Stephen Darby can honestly say he was playing with the pros.
Professionals of poker that is.
Darby, an Andalusia native, finished 187th out of 2,108 in event No. 30 of No-Limit Hold’em in the 44th annual World Series of Poker at the Rio in Las Vegas.
The event is one of several held during the year that leads to the WSOP’s main event, which is usually held in the fall.
Darby competed with some of the best poker players in the land on Sunday and Monday. He played 12 hours of straight poker with a 20-minute break every two hours. After the first six hours, the competitors had a nine-minute dinner break and topped that off with the additional five hours.
The buy-in for Darby’s event was $1,000. He walked away with $1,935, for a profit of $935.
Darby said the experience playing in the event is something he’ll never forget.
“It was awesome,” he said on the telephone. “This has been something I’ve waned to do ever since 2003, when Chris Moneymaker won (the WSOP main event).
“I was entranced by poker,” he said. “That’s all I wanted to do then.”
Darby, now 22 years old, decided when he turned 21 that he’d go out to Las Vegas and play in the WSOP.
“I entered this one and made day two,” he said. “(The experience) was way more than I could’ve ever expected.
“Winning money is always a plus,” he quipped, “but I beat almost 2,000 other people. I never really though of myself as that great. I was playing with some well-known pros.”
Darby said he had to text a few of his friends some professional’s names to see if they were legit. One player even let him watch the U.S. Open, a major tournament in the golfing world, on his iPad.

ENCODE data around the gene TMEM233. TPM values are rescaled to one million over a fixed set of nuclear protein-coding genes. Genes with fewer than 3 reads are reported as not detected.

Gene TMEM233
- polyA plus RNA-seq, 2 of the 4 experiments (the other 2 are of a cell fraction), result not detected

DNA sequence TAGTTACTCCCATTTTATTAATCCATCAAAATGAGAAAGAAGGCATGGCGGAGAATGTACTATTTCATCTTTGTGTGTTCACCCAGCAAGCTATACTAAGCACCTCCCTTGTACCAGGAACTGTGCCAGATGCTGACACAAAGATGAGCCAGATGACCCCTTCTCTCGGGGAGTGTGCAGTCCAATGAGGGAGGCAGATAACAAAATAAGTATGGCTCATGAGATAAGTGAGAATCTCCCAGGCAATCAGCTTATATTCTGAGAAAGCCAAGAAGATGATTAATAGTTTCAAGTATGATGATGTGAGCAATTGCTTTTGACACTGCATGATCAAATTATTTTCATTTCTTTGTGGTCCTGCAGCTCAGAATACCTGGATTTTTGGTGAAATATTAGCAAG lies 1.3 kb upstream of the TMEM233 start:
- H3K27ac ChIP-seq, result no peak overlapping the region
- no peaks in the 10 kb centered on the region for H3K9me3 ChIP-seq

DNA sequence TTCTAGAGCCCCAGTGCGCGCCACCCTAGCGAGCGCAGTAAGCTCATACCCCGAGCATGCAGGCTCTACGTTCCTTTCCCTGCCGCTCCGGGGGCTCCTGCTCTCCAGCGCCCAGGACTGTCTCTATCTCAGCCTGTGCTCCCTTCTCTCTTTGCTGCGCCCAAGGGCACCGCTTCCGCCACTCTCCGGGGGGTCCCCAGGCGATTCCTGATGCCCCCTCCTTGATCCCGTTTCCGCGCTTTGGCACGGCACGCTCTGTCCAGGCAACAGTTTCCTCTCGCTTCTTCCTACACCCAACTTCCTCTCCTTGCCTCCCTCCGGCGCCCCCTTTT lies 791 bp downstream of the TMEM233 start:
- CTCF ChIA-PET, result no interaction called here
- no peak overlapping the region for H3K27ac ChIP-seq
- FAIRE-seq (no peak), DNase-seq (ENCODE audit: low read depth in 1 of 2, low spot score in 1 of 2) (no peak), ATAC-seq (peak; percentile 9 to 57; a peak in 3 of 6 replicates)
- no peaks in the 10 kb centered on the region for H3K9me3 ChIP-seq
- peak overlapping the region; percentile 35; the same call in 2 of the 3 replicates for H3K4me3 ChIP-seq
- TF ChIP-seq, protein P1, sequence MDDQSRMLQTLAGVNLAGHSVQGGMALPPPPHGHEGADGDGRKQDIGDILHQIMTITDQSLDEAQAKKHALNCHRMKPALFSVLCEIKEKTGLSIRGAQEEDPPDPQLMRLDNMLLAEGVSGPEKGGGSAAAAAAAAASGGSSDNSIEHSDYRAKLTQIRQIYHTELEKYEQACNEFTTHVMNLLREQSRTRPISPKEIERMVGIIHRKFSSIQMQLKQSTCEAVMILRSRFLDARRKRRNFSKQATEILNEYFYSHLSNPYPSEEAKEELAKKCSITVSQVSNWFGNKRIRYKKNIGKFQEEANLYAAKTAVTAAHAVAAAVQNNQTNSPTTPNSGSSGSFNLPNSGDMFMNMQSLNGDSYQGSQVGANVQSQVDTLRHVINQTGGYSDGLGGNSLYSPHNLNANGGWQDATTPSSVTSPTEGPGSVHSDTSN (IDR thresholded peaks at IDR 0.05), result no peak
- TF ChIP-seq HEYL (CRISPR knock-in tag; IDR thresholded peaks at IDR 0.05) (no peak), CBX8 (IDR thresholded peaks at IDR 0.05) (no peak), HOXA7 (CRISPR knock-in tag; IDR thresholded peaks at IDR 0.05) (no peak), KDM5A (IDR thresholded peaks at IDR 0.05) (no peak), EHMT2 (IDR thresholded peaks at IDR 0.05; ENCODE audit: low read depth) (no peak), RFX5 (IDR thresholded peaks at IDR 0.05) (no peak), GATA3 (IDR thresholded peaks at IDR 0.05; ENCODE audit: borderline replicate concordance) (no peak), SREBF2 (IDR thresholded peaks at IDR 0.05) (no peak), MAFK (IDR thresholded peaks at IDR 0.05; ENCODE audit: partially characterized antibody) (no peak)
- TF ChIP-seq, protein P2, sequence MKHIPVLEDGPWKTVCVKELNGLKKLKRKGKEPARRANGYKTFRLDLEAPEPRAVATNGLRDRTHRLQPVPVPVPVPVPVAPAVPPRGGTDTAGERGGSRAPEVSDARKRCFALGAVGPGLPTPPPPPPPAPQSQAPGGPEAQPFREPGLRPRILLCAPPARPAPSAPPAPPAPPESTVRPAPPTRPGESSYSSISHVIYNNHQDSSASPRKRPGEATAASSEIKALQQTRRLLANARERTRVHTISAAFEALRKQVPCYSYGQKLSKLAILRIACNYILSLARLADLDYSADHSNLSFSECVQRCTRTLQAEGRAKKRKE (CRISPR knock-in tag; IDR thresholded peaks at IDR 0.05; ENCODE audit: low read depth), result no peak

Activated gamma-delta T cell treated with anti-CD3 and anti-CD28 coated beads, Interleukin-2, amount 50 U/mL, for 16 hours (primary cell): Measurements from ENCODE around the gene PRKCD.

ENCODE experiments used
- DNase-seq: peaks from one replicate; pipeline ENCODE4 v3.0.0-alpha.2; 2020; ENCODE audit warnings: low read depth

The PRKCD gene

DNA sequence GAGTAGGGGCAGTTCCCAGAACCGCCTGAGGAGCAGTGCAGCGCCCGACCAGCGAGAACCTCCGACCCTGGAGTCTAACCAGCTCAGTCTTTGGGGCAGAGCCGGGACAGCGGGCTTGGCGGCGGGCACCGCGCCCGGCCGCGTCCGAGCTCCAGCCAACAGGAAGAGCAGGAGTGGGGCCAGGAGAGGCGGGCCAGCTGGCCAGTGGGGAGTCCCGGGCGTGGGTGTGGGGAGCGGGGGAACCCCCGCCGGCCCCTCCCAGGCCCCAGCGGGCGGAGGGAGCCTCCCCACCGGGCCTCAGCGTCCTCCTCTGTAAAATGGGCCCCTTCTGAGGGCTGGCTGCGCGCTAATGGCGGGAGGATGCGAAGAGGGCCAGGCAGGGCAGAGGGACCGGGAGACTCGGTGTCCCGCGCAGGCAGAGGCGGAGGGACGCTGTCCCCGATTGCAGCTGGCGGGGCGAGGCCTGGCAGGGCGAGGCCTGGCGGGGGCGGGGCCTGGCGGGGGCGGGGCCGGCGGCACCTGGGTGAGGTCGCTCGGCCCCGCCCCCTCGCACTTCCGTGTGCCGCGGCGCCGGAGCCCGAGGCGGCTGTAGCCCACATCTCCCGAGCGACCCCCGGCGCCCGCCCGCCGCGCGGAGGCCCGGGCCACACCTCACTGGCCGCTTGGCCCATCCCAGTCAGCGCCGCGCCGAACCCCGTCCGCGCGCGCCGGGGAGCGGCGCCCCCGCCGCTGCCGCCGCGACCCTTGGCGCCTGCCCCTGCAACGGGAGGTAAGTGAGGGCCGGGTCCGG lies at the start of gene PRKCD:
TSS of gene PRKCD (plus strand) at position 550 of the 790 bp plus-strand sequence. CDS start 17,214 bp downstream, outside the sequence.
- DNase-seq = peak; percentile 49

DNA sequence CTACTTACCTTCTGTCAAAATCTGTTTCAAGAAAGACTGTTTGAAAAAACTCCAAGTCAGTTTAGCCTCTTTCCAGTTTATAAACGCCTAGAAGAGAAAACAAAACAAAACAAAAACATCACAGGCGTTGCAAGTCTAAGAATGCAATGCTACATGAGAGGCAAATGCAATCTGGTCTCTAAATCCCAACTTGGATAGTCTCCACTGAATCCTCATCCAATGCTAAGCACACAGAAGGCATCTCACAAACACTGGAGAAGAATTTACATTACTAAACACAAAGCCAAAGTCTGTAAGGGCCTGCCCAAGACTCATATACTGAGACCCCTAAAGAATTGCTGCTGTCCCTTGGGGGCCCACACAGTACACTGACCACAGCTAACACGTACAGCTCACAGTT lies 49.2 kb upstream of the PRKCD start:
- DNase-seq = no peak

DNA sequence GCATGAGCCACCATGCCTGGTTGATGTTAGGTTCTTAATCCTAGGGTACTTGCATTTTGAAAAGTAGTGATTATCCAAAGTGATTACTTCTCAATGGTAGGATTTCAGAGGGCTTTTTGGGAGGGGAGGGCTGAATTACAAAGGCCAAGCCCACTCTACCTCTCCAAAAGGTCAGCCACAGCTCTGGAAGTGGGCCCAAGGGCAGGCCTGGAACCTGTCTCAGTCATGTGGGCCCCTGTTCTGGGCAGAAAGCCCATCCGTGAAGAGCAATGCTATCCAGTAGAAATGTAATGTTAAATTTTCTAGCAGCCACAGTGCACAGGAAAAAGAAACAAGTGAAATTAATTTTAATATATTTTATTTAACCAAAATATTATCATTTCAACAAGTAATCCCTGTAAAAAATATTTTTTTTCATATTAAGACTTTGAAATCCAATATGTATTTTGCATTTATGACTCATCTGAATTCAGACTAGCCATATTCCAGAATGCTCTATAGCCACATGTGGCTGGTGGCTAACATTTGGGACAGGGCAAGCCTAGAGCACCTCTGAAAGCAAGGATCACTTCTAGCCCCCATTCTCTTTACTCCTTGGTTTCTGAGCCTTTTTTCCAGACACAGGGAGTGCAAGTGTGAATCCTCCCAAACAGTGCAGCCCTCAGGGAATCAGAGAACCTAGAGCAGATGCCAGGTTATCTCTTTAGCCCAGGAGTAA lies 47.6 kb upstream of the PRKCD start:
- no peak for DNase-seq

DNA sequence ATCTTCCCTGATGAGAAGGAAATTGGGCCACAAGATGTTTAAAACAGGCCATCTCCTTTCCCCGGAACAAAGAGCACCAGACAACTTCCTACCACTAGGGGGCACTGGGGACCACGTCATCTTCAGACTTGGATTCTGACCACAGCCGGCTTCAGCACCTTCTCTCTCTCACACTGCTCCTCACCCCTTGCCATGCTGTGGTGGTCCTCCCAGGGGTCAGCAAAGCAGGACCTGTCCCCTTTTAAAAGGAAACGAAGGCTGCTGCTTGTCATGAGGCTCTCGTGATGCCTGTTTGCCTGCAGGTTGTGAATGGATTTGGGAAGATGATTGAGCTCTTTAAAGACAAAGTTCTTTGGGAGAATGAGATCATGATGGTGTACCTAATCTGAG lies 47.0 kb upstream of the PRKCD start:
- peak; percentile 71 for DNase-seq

“There were a lot better players there,” he said. “I was kind of fortunate to get some decent cards.”
In no-limit hold’em, the dealer deals out two cards each to the players present at the table. Players are free to make a bet based on what they are holding.
When the first round of betting is complete and players decide play what they have, the dealer will put out three cards face up, also known as the flop. After another round of betting, checking or raising the pot value, the dealer turns over the fourth card, or the turn. The process repeats until the fifth card, or what is called the river, is turned over. Then, the hand is over and players see their fate.
Darby said he went “all in” about four times. On one hand, he had a four-of-a-kind and won.
On the three other tries, Darby had pocket aces, had a 10-8 flop with pocket jacks, but hit an ace on the turn; and at the tail end, he had a short stack and pushed all in and fell while holding an Ace-Nine.
Darby was one of 216 players who actually earned money from the tournament. He said he had to wait until the 217th player to get knocked out. It was pretty nerve-wracking, he said.
“He didn’t leave with any money,” Darby said.
After a long first day of competition, Darby entered the second day (Monday) and was knocked out about 30 minutes into the round. The event concludes today.
Darby will be graduating from Auburn University in May with a political science and economics degree, along with a minor in psychology. He is the son David and Laura Darby of Andalusia.